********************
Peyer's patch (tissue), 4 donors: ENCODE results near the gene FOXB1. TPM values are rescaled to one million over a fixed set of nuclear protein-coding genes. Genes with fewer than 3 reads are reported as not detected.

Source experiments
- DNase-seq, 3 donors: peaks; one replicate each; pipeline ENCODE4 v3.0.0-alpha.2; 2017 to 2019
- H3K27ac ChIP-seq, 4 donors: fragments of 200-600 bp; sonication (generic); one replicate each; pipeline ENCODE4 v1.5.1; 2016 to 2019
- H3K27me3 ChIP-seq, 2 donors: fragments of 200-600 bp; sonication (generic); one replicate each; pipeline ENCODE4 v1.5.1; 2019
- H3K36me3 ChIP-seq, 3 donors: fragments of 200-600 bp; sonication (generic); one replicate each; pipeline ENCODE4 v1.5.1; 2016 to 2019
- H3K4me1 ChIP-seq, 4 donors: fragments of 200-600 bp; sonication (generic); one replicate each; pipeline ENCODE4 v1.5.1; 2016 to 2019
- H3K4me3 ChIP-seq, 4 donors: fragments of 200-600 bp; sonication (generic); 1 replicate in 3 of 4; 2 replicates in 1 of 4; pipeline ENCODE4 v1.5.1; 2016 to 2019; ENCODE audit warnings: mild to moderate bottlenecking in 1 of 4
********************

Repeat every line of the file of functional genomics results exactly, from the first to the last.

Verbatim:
Peyer's patch (tissue), 4 donors: ENCODE results near the gene FOXB1. TPM values are rescaled to one million over a fixed set of nuclear protein-coding genes. Genes with fewer than 3 reads are reported as not detected.

Source experiments
- DNase-seq, 3 donors: peaks; one replicate each; pipeline ENCODE4 v3.0.0-alpha.2; 2017 to 2019
- H3K27ac ChIP-seq, 4 donors: fragments of 200-600 bp; sonication (generic); one replicate each; pipeline ENCODE4 v1.5.1; 2016 to 2019
- H3K27me3 ChIP-seq, 2 donors: fragments of 200-600 bp; sonication (generic); one replicate each; pipeline ENCODE4 v1.5.1; 2019
- H3K36me3 ChIP-seq, 3 donors: fragments of 200-600 bp; sonication (generic); one replicate each; pipeline ENCODE4 v1.5.1; 2016 to 2019
- H3K4me1 ChIP-seq, 4 donors: fragments of 200-600 bp; sonication (generic); one replicate each; pipeline ENCODE4 v1.5.1; 2016 to 2019
- H3K4me3 ChIP-seq, 4 donors: fragments of 200-600 bp; sonication (generic); 1 replicate in 3 of 4; 2 replicates in 1 of 4; pipeline ENCODE4 v1.5.1; 2016 to 2019; ENCODE audit warnings: mild to moderate bottlenecking in 1 of 4